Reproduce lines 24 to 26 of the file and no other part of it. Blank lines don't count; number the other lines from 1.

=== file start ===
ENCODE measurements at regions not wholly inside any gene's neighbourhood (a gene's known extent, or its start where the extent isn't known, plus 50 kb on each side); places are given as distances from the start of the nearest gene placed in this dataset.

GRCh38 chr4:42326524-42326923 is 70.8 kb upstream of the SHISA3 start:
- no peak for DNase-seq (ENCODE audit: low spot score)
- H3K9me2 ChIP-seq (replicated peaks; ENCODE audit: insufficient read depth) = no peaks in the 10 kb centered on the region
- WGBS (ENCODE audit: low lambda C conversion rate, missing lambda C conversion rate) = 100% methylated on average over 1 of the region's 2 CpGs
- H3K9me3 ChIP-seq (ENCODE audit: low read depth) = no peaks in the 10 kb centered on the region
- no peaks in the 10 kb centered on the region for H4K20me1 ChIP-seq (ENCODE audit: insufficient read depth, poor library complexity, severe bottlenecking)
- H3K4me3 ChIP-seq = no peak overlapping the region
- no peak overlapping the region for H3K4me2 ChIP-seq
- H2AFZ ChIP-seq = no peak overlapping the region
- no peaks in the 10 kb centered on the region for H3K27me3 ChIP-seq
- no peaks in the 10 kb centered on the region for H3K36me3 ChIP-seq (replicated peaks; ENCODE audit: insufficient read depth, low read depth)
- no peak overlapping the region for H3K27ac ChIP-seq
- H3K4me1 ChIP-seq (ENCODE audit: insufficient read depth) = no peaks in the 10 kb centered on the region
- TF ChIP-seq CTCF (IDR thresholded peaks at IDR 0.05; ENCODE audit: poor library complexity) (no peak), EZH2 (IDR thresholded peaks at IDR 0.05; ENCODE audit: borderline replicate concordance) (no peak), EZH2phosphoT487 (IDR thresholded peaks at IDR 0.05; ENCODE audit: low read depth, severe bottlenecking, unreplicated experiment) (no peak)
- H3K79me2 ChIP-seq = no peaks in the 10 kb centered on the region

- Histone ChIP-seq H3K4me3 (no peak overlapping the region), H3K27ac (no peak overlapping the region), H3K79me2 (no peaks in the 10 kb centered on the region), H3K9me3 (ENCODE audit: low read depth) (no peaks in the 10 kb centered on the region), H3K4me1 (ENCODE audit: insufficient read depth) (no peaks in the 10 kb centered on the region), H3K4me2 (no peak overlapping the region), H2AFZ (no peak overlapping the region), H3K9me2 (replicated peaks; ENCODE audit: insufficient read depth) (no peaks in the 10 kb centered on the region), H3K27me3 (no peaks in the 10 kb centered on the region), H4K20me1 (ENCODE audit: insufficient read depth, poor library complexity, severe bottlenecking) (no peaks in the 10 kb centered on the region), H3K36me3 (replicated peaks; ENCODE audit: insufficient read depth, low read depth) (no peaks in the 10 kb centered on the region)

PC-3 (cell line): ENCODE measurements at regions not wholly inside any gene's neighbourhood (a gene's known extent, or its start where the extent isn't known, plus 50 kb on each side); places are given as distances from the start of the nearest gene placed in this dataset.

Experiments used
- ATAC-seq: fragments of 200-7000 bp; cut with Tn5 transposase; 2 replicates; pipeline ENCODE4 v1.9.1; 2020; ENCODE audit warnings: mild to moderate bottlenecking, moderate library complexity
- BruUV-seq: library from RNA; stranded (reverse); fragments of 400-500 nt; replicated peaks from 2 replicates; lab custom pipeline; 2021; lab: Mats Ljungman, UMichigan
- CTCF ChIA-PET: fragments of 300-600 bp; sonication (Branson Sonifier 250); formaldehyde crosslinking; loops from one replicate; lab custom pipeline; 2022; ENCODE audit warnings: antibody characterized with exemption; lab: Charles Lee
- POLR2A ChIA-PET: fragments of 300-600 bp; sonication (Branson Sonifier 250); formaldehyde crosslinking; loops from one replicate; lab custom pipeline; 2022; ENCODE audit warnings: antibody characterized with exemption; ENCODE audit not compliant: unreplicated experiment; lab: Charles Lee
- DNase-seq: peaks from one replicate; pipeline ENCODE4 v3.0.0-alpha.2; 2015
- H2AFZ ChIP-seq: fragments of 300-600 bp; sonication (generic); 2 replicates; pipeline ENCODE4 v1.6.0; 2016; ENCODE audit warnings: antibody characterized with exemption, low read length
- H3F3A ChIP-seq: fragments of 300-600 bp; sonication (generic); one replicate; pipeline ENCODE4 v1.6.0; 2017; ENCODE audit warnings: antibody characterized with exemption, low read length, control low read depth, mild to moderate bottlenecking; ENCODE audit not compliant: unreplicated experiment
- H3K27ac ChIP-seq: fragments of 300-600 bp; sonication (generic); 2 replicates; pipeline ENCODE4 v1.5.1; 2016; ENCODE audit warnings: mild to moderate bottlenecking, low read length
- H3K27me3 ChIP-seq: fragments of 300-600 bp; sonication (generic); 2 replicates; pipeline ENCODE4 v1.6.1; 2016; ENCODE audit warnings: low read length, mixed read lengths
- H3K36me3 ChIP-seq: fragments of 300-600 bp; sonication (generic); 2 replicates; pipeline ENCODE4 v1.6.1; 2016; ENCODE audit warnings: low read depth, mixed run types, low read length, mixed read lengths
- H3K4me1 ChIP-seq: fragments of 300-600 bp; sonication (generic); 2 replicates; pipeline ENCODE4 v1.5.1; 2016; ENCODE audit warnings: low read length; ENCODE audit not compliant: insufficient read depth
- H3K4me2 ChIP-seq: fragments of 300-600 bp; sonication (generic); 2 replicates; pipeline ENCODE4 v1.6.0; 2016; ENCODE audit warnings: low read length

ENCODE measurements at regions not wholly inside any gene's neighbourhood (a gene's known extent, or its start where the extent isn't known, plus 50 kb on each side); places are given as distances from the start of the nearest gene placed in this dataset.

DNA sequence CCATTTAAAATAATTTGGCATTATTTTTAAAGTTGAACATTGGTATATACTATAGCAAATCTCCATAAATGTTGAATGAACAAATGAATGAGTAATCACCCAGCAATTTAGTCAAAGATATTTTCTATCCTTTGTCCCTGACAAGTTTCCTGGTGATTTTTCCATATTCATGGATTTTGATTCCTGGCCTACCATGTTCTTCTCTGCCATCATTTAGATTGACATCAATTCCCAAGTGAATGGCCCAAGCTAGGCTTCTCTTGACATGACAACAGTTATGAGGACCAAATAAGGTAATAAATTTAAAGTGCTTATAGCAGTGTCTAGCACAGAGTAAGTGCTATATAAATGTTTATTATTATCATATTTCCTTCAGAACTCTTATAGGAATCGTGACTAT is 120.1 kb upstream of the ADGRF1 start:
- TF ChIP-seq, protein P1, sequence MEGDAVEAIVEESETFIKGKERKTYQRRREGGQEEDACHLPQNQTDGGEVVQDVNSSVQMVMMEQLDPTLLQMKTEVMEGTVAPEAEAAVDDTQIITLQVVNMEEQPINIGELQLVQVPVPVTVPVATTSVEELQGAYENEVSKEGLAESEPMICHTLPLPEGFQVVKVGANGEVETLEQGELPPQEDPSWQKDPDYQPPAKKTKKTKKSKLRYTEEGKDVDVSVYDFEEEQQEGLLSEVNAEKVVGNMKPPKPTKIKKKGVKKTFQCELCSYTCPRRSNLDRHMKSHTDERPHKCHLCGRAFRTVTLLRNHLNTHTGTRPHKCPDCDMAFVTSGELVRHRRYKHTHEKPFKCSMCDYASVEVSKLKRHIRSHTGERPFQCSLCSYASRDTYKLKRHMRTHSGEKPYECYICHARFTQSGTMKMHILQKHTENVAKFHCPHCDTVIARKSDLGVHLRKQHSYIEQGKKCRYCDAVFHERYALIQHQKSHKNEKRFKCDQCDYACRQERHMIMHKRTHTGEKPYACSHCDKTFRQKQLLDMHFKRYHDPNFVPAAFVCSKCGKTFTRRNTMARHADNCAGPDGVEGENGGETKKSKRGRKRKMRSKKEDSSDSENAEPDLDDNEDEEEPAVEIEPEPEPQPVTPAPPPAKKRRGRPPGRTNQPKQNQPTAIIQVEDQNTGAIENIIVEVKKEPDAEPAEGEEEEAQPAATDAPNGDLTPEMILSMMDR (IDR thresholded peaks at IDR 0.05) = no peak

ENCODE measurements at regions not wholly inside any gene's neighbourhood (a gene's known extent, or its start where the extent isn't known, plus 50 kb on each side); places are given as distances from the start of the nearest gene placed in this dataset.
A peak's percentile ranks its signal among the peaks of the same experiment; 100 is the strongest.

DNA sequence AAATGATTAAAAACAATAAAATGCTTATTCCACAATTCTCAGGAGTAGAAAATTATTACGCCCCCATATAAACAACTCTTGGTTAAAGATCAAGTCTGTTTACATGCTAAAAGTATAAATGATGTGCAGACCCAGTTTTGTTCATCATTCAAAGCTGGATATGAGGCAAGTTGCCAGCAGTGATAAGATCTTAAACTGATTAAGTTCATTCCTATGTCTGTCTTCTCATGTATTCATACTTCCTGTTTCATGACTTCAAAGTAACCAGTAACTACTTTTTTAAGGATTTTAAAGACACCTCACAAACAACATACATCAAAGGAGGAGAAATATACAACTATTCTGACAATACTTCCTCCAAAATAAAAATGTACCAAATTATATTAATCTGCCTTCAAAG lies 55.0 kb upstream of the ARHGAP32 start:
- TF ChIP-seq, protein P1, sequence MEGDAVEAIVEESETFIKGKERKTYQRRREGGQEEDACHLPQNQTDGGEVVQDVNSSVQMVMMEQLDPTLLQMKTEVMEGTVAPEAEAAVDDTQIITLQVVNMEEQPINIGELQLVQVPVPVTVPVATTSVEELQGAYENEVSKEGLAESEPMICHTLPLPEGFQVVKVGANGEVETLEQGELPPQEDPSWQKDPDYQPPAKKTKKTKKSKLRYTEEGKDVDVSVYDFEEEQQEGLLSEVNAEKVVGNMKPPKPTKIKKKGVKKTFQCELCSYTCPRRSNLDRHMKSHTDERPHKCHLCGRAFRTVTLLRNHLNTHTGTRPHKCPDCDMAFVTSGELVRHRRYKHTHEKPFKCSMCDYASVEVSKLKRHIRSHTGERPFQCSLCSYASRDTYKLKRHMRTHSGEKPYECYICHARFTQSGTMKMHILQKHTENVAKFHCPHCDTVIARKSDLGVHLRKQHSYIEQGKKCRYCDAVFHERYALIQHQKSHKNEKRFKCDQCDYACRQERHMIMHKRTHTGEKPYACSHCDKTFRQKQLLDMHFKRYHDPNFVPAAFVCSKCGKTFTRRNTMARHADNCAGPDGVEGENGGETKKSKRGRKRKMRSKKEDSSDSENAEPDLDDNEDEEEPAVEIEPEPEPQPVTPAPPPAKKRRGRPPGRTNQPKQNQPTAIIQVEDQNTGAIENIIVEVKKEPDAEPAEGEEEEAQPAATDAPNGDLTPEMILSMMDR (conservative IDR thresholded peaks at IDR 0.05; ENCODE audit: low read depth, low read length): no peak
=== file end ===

- DNase-seq: peaks from one replicate; pipeline ENCODE4 v3.0.0-alpha.2; 2015
- H2AFZ ChIP-seq: fragments of 300-600 bp; sonication (generic); 2 replicates; pipeline ENCODE4 v1.6.0; 2016; ENCODE audit warnings: antibody characterized with exemption, low read length
- H3F3A ChIP-seq: fragments of 300-600 bp; sonication (generic); one replicate; pipeline ENCODE4 v1.6.0; 2017; ENCODE audit warnings: antibody characterized with exemption, low read length, control low read depth, mild to moderate bottlenecking; ENCODE audit not compliant: unreplicated experiment